Friday, January 22, 2010

Love means never having to say you’re sorry

Erich Segal (June 16, 1937-January 17, 2010)

REMEMBER that popular catch-phrase from the early 1970s? Brooklyn-born ERICH SEGAL, the author who gave us the romantic novel, Love Story (Harper & Row, 1970), which spawned the romantic film classic that starred Ryan O’Neal and Ali MacGraw, has died of a heart attack in London. He was 72. Though critically panned for its mawkishness and saccharine sweetness, Love Story somehow struck a deep cultural chord and was universally adored, and became a hugely successful best-seller around the world. Originally written as a screenplay, the slim, modest volume has sold over 20 million copies.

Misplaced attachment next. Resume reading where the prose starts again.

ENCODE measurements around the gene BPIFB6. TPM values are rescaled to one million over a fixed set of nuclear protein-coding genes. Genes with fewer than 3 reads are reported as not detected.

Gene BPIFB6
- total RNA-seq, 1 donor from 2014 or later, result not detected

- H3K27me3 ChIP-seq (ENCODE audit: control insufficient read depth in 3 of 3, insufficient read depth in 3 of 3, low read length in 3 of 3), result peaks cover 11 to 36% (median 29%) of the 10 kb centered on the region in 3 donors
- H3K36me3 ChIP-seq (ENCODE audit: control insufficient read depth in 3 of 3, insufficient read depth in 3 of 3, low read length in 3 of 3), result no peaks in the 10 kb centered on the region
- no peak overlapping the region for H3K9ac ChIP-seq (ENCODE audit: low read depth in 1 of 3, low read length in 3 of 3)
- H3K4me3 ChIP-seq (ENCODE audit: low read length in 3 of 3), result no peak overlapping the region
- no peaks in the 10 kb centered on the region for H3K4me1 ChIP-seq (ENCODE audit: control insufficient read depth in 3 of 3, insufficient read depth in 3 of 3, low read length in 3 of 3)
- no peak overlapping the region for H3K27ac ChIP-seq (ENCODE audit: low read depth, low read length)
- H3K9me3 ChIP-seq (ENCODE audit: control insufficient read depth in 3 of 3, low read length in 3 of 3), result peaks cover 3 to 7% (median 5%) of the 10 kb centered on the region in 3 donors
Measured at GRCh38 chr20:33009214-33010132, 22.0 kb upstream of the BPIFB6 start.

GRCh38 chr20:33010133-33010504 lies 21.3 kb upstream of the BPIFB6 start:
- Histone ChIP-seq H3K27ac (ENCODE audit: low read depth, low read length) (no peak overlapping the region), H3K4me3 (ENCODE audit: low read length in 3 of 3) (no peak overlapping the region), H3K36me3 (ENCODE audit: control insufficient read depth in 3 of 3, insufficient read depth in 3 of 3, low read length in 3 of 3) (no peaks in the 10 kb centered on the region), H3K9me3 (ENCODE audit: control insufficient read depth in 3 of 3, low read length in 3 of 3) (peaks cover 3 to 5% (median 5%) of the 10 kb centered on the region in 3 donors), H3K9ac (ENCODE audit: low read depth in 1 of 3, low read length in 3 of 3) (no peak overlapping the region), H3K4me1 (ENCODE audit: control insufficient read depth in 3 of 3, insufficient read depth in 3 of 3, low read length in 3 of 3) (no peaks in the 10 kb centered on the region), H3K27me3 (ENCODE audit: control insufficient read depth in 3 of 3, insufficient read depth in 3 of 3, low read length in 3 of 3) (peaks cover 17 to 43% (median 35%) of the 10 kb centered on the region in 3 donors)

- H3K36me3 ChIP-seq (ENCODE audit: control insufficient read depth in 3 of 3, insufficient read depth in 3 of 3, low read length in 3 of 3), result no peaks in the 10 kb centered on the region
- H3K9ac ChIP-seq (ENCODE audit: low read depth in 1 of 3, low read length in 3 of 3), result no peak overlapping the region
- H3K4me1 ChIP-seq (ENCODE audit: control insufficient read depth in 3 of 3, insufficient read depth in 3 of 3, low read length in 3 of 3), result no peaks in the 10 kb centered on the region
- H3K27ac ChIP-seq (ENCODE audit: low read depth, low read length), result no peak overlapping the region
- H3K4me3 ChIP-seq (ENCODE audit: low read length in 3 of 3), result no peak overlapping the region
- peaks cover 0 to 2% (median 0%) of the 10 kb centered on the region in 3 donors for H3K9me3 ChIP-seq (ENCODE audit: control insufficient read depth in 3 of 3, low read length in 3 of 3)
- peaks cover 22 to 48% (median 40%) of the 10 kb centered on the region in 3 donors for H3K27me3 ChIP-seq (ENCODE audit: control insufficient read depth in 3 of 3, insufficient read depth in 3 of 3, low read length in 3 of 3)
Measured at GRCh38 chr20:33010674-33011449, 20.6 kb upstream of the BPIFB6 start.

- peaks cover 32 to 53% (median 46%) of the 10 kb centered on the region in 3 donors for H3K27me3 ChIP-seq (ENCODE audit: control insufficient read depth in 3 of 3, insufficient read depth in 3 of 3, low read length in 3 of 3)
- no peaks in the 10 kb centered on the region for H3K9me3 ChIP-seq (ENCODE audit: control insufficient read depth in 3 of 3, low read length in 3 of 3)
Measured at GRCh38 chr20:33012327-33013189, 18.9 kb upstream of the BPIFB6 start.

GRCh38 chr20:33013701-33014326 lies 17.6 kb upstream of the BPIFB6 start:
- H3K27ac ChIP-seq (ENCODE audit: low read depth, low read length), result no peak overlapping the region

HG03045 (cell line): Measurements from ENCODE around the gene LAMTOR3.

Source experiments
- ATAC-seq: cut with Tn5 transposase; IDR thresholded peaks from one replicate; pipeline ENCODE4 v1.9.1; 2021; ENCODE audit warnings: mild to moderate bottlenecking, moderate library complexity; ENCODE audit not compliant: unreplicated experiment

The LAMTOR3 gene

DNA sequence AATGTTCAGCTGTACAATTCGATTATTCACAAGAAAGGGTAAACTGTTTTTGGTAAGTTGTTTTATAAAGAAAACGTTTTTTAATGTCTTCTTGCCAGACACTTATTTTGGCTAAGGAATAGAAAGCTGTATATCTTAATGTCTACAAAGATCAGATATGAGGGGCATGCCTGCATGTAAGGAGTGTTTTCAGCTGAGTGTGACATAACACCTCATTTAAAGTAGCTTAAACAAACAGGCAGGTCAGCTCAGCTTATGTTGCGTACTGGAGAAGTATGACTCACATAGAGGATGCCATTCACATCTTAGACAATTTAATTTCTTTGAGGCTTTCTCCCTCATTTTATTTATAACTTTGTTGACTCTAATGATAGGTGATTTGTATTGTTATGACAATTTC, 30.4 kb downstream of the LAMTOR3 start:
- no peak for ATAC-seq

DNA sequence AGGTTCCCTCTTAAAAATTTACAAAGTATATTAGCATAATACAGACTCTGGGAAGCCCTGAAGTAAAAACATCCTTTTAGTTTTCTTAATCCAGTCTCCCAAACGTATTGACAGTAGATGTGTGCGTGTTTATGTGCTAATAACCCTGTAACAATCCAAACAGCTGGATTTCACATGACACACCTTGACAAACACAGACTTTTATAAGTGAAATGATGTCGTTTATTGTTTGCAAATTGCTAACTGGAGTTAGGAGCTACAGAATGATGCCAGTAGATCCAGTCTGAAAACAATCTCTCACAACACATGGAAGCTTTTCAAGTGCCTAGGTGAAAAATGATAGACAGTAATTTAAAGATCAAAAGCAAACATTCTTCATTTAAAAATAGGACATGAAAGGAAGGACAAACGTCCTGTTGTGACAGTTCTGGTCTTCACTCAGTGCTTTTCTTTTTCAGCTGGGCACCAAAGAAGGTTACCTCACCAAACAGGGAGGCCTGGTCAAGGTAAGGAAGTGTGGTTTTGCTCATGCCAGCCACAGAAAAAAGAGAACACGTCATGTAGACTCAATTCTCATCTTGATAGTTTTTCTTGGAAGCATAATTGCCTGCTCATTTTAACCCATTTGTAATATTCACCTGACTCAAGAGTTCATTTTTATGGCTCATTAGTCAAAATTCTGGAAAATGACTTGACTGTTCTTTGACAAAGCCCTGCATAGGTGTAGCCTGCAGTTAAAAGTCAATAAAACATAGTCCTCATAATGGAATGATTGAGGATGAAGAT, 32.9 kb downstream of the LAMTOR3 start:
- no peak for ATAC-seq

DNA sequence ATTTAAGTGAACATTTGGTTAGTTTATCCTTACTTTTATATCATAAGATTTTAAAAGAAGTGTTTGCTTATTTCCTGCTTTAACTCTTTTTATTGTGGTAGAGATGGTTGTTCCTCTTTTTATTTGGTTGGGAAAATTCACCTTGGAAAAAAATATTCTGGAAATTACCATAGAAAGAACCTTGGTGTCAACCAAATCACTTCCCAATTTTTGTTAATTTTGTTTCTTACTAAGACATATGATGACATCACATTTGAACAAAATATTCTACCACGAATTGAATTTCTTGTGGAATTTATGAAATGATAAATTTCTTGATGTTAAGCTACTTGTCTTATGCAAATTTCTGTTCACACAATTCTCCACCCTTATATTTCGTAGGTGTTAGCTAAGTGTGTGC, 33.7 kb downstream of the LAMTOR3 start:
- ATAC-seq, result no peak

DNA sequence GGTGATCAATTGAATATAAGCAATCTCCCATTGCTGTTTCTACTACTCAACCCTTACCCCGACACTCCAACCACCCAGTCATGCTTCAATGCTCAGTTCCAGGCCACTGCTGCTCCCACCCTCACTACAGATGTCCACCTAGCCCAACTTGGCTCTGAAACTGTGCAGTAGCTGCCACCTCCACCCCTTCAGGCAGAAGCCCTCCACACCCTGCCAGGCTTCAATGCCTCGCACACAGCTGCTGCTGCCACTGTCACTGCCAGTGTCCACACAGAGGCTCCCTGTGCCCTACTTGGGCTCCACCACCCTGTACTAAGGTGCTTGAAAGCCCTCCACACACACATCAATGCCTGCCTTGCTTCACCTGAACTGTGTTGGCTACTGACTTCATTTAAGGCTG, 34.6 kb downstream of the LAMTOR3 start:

Segal was not only the author of such international best-sellers as Love Story (1970), Oliver’s Story (1977), Man, Woman and Child (1980), The Class (1985), Doctors (1988), Acts of Faith (1992), Prizes (1995) and Only Love (1997), he was also a Classics professor at Yale, Harvard and Princeton who has written, edited or co-edited a number of scholarly works on ancient Greek and Latin literature: Roman Laughter: The Comedy of Plautus (1968), Euripedes: A Collection of Critical Essays (1968), Plautus: Three Comedies (which he also translated) (1969), Greek Tragedy: Modern Essays in Criticism (ed.) (1983), Caesar Augustus: Seven Aspects (co-edited with Fergus Millar) (1984), The Dialogues of Plato (ed.) (1986), Oxford Readings in Aristophanes (ed.) (1996), The Death of Comedy (2001), Oxford Readings in Greek Tragedy (ed.) (2001) and Oxford Readings in Menander, Plautus, and Terence (ed.) (2002).


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